EFA was employed to identify the latent factors underlying the questionnaire items. The maximum likelihood method was utilized for data extraction, and orthogonal rotation was applied [13].
The initial eligibility value was utilized to determine the number of factor loadings, which were then illustrated using a scree plot. The subsequent strategies for item removal were implemented during the EFA [14,15]:
(1) Factor loading: Items with factor loadings below 0.5 were removed to ensure that each item significantly contributed to its respective factor.
(2) Number of items per factor: At least 3 items were required for each item to establish an adequate measurement of the underlying construct.
(3) Cross-factor loadings: Items exhibiting high cross-loadings (greater than 0.3 on multiple factors) and minimal differences in factor loading (<0.1) were removed to reduce ambiguity and improve the distinction between factors.
Validation procedures were conducted to assess the reliability and construct validity of V-DARS. To evaluate reliability, the internal consistency of both the overall scale and its subscales was measured using Cronbach’s alpha and McDonald’s omega reliability coefficients [16,17]. These statistics were deemed to indicate good internal consistency if they exceeded 0.70 [18,19]. For construct validity, the convergent and discriminant validity of the V-DARS structure were assessed through confirmatory factor analysis (CFA), which built upon the factor structure identified in the EFA. Model fit was evaluated using statistical parameters and thresholds outlined in the literature [11,20]. To ensure convergent and discriminant validity, the following parameters were calculated: composite reliability (CR), average variance extracted (AVE), maximum shared variance, average shared variance, and square root of average variance extracted (SQRTAVE).
Ethics Statement
The study received approval from the Ethics Committee in Biomedical Research at the University of Medicine and Pharmacy, Hue University (code: H2022/486, dated June 30, 2022), as well as from local authorities in the regions where the research was conducted. All participants in the study provided informed consent.
Participant Characteristics
Participants’ general characteristics are presented in Table 1. In total, 595 adults residing in 2 vulnerable coastal communities in Vietnam participated in this study. The mean age was 52.23 years (SD, 16.71), with a range of 18-89 years. Most of the participants were married (90.4%) and worked as farmers or fishermen (41.7%). Only 4.5% of the participants had a bachelor’s degree or higher, and 16.5% self-evaluated their household economic status as poor.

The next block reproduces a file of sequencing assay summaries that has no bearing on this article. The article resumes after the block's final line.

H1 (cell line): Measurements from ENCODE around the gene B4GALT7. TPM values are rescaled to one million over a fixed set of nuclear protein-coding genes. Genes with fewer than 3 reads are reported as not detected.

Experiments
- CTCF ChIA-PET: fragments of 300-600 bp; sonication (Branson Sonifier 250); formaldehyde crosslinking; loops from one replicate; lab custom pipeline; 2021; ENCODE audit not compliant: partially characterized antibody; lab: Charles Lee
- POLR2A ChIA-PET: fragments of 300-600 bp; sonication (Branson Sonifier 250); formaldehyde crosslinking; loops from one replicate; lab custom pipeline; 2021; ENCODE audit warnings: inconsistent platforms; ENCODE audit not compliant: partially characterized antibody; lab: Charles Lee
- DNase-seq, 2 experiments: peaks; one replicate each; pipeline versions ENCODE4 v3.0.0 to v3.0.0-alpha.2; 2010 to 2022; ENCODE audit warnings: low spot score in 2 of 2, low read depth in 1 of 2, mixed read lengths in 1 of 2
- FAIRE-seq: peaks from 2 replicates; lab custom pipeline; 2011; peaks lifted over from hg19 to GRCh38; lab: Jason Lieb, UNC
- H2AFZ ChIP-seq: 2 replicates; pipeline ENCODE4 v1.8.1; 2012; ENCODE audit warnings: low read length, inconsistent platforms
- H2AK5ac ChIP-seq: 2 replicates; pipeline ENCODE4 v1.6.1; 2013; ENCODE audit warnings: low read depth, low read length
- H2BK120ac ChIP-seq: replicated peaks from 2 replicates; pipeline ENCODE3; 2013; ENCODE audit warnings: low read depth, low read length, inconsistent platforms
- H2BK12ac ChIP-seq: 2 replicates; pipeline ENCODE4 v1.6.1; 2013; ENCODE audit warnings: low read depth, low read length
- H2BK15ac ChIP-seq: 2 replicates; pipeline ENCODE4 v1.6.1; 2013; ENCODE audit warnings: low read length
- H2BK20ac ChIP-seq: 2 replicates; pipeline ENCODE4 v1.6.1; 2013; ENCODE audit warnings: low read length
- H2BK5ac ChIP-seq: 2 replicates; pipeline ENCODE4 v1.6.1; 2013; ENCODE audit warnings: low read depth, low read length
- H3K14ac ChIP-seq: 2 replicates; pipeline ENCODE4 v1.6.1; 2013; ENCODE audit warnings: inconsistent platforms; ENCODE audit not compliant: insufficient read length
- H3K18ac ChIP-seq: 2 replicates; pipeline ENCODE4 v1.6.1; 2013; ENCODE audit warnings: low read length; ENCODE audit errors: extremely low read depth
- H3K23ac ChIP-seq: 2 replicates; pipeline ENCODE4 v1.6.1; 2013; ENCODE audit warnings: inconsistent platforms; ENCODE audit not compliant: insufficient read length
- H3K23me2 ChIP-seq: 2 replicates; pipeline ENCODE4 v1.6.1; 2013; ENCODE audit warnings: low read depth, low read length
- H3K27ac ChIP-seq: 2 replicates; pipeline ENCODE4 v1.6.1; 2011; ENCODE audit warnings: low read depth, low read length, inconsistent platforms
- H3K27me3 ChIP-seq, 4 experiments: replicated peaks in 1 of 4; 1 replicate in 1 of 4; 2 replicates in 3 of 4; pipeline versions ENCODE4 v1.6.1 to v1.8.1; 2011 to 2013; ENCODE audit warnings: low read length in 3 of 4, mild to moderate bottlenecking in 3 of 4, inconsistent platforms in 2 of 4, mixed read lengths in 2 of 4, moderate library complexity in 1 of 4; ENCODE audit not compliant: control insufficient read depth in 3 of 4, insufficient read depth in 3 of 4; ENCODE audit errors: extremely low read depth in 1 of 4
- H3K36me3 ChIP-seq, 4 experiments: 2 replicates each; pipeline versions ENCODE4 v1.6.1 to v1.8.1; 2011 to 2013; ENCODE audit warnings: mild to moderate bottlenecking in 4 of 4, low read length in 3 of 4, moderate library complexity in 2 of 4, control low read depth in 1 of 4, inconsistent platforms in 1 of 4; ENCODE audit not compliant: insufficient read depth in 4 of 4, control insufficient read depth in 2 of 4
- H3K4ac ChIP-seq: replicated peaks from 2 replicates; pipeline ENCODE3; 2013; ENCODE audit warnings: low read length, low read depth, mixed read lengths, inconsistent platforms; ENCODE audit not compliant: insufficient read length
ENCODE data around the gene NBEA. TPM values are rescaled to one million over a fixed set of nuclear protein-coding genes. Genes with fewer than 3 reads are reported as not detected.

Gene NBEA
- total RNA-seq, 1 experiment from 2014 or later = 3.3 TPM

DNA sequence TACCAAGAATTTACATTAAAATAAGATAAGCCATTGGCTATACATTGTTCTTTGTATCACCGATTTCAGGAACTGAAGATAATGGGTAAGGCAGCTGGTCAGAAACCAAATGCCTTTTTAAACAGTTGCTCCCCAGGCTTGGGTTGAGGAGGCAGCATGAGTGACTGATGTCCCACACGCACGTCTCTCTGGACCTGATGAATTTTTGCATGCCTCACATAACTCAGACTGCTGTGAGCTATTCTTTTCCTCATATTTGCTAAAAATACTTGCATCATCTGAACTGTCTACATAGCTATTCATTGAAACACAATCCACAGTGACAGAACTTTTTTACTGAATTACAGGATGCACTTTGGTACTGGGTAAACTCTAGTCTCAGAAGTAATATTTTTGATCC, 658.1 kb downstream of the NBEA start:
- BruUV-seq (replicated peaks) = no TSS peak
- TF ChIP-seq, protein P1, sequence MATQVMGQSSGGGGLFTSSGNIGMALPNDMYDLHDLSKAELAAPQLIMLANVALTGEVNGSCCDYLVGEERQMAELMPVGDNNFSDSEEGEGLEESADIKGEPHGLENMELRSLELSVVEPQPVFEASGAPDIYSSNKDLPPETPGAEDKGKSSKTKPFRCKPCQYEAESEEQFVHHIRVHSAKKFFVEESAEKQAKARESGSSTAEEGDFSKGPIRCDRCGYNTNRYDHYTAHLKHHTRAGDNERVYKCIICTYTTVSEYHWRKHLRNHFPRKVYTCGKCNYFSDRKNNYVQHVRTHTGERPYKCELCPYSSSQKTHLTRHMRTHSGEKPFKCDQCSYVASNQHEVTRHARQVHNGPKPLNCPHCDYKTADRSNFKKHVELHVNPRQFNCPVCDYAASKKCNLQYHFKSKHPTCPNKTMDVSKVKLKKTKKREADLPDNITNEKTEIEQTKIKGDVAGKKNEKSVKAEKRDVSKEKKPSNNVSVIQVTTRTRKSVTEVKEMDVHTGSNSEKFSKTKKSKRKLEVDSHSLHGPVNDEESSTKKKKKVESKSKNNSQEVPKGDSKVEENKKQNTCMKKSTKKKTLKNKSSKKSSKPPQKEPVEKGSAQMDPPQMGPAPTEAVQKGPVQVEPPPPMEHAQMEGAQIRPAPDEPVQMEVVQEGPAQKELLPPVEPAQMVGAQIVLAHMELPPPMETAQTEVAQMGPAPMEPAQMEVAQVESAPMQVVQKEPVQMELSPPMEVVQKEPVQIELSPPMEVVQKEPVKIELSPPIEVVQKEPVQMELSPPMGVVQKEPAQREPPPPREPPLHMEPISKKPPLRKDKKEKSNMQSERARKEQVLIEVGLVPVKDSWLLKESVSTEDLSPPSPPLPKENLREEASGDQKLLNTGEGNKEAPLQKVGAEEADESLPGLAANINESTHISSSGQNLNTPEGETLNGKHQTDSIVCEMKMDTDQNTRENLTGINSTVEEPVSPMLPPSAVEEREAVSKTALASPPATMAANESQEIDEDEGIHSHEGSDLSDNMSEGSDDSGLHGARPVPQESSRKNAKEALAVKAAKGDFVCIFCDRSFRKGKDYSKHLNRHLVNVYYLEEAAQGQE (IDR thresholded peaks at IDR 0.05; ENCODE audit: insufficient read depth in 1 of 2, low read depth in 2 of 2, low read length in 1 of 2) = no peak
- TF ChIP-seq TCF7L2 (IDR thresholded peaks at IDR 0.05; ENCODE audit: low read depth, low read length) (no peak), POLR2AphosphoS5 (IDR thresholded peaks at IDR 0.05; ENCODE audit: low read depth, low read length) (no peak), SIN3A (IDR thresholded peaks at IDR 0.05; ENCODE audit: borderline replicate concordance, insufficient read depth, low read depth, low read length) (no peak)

Exploratory Factor Analysis
EFA was applied to the original V-DARS, which included 43 items (Supplemental Material 2). Following the established criteria for item removal in the EFA, 8 items were excluded. This resulted in a refined V-DARS structure comprising 35 items distributed across 5 distinct factors. Before performing the EFA, the KMO statistic was calculated to be 0.947, indicating good sampling adequacy for the factor analysis. Additionally, Bartlett’s test of sphericity was statistically significant (p<0.001), further supporting the suitability of the data for EFA (Supplemental Material 3).
The final EFA was conducted with 5 factors using maximum likelihood extraction and orthogonal rotation, as shown in Supplemental Material 4. It extracted a total of 35 items, categorized into social resources (8 items), distress regulation (9 items), problem-solving (8 items), factor optimism (6 items), and physical resources (4 items). Additionally, the scree plot identified five factors that met the eigenvalue criteria (>1) (Figure 2).
Reliability and Validity Estimates
Table 2 presents the reliability and validity estimates for the structural measures of the scale. Cronbach’s alpha and McDonald’s omega were calculated for the overall scale and its 5 dimensions to assess the internal consistency reliability of the extracted factors of the V-DARS scale. The results for both alpha and omega reliability indicated good internal consistency for the overall scale (α=0.963, ω=0.963) and for all 5 sub-scales, with reliability coefficients exceeding 0.80 in all sub-scales using both measures.
Convergent and discriminant validity were both acceptable and appropriate for explaining the measurement structure of the questionnaire. Convergent validity was assessed by calculating the AVE and comparing it with the CR. The CR values for the five dimensions exceeded the AVE values, with the AVE values being greater than 0.5 (AVE=0.53). Discriminant validity of the measurement models was evaluated using the Fornell and Larcker [21,22] criterion. SQRTAVE values indicated that the scale’s discriminant validity was acceptable (Table 2).